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Salil Kumar Adv   05 September 2023

Copy Right of a book

who will have the copy right of a book, whether to the author or to the publishing company ?


 5 Replies

T. Kalaiselvan, Advocate (Advocate)     06 September 2023

Ordinarily the author is the first owner of copyright in a work.

Copyright protects the rights of authors, i.e., creators of intellectual property in the form of literary, musical, dramatic and artistic works and cinematograph films and sound recordings.

Dr. J C Vashista (Advocate and Legal Consultant)     06 September 2023

It's reserved with "author" and not "publisher", till the copy right is purchased or agreed to be retained by "publisher" as it is the intellectual properietory of "author".

Hardeep (Business)     06 September 2023

Initially with the creator, then with those he assigns it to. Note that the assignment can be limited. For example, only the translation rights of a book may be assigned. Or it may be without any restrictions. Draft your agreements carefully ! DM for a review.

Udbhav Mehta   06 September 2023

According to Section 17 of the Copyright Act of 1957, the author is the first owner of a copyright but the author also has the option to sign an agreement or contract to transfer these rights to a publishing company. The rights seceded can be complete or partial. Section 17 a) and c) talk about copyrights in the case of a work made in the course of the author's employment under a contract of service or apprenticeship and suggest that the employer shall, in the absence of any agreement to the contrary, be the first owner of the copyright.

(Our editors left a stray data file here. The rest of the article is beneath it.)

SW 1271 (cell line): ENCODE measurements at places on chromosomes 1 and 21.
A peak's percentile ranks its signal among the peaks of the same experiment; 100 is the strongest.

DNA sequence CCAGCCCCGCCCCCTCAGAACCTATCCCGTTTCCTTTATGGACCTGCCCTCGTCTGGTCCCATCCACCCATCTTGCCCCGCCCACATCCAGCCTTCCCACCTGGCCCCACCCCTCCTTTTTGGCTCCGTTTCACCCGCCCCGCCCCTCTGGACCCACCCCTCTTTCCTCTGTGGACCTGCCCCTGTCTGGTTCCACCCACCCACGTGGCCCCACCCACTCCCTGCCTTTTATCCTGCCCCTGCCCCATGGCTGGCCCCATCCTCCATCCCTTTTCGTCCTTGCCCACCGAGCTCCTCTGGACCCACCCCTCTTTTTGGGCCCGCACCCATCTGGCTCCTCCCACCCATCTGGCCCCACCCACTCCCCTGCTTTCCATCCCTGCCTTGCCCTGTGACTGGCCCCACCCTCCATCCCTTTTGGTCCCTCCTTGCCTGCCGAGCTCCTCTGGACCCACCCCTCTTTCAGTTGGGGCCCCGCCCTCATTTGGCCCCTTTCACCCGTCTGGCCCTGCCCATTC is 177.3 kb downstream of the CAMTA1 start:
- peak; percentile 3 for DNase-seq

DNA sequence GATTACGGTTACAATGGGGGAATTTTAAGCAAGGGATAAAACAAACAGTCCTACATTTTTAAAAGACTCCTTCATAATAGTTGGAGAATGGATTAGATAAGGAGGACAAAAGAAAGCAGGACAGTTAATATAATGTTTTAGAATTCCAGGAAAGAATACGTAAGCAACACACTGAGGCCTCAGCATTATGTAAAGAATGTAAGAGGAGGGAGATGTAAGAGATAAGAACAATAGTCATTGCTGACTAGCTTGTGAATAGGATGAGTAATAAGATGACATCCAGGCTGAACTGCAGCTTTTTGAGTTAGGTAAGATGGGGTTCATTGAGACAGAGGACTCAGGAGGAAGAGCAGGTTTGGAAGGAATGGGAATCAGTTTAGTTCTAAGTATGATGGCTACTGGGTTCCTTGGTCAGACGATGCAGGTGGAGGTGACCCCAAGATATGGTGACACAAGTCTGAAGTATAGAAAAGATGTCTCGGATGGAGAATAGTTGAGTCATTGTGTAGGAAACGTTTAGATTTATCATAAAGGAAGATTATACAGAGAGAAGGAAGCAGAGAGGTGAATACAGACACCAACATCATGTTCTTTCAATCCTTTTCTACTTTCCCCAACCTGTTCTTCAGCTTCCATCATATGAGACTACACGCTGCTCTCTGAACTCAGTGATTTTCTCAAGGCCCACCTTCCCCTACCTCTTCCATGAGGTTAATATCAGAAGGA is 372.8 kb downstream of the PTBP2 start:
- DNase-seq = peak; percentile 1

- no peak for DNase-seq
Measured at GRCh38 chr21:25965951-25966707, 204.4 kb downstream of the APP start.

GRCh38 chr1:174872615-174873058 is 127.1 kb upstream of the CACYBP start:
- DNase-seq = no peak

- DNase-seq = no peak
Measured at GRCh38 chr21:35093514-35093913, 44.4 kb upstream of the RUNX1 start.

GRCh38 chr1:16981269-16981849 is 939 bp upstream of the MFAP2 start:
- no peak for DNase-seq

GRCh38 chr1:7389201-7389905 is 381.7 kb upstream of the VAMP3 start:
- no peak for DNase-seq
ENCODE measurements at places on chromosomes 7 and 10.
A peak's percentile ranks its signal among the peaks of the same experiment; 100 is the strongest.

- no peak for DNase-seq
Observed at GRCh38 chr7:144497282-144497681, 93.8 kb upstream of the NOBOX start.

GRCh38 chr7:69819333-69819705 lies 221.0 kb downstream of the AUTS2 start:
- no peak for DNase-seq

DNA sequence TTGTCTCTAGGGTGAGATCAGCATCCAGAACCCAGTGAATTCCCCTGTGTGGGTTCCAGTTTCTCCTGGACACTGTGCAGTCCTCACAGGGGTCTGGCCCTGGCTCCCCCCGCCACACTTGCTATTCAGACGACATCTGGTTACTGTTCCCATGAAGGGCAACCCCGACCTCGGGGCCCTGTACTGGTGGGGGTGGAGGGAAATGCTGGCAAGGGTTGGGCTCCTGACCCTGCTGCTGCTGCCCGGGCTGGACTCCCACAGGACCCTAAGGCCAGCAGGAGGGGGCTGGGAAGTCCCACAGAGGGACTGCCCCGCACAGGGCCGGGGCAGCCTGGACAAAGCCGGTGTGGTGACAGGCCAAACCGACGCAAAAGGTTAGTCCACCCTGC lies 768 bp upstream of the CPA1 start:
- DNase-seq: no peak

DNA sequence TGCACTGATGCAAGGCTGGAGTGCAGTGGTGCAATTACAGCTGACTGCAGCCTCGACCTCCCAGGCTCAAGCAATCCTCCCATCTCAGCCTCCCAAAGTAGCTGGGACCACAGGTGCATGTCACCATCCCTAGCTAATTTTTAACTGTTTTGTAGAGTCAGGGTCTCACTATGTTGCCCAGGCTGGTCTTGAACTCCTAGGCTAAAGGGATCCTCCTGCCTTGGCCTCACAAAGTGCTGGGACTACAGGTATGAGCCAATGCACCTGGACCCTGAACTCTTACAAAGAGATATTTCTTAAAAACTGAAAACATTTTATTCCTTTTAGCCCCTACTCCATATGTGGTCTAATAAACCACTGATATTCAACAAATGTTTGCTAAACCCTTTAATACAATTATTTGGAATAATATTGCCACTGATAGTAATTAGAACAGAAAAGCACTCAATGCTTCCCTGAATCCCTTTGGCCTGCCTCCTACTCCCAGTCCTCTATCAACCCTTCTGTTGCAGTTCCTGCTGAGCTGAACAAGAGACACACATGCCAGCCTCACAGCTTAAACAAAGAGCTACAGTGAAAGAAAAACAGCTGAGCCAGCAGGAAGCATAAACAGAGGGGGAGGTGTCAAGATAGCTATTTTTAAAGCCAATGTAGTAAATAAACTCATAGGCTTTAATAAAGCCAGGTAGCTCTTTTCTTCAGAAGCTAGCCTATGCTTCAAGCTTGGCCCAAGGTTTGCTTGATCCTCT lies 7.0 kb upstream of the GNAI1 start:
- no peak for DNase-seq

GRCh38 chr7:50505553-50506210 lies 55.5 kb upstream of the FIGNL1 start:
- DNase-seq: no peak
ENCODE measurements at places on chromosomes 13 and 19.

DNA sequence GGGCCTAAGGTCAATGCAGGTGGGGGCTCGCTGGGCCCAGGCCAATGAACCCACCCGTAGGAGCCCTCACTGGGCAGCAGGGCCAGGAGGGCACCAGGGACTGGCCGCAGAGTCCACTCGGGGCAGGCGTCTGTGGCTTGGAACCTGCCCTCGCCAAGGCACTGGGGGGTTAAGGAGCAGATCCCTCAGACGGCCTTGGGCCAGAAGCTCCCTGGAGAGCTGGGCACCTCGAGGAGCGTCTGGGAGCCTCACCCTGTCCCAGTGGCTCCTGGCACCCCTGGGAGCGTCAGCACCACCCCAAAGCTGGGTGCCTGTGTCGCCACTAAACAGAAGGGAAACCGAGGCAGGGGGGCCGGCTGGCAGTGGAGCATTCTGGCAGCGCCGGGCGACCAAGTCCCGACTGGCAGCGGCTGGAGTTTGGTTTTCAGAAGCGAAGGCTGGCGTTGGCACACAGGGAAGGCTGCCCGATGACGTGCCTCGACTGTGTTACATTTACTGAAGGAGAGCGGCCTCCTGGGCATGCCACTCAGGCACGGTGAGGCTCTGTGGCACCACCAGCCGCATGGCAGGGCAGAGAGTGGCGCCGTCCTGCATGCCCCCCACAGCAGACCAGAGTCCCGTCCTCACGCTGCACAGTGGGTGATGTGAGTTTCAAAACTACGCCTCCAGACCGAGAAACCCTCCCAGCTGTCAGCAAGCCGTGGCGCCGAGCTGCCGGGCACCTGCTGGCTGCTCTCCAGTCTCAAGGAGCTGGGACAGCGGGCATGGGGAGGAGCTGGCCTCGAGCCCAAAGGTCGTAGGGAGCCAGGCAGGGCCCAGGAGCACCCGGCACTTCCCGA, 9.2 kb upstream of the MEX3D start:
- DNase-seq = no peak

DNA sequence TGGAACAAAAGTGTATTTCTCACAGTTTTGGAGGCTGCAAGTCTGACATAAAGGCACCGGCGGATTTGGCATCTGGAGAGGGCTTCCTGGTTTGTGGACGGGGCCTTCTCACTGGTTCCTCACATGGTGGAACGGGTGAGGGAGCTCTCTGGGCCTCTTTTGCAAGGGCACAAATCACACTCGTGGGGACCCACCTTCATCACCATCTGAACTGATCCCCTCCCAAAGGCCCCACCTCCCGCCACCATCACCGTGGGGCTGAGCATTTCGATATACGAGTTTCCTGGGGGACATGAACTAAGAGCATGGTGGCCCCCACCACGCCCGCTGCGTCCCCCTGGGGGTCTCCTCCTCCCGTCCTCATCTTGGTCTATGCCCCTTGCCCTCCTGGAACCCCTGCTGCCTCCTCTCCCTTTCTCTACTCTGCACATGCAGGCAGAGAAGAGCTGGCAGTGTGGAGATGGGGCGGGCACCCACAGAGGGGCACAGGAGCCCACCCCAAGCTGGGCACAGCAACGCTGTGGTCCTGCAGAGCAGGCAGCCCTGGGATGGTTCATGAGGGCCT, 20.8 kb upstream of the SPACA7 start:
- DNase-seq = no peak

To file a copyright, go to:

You could visit this government handbook for other basic information about copyrights:

Hardeep (Business)     07 September 2023

Correct. Any IP created under a contract of employment as part of the job will normally be construed in the favor of the employer unless specific agreement sets out the contrary. To be more sure still, the Emplyment Contract will usually spell it out.

Situation gets more complex if IP may be construed as "not part of the job" .

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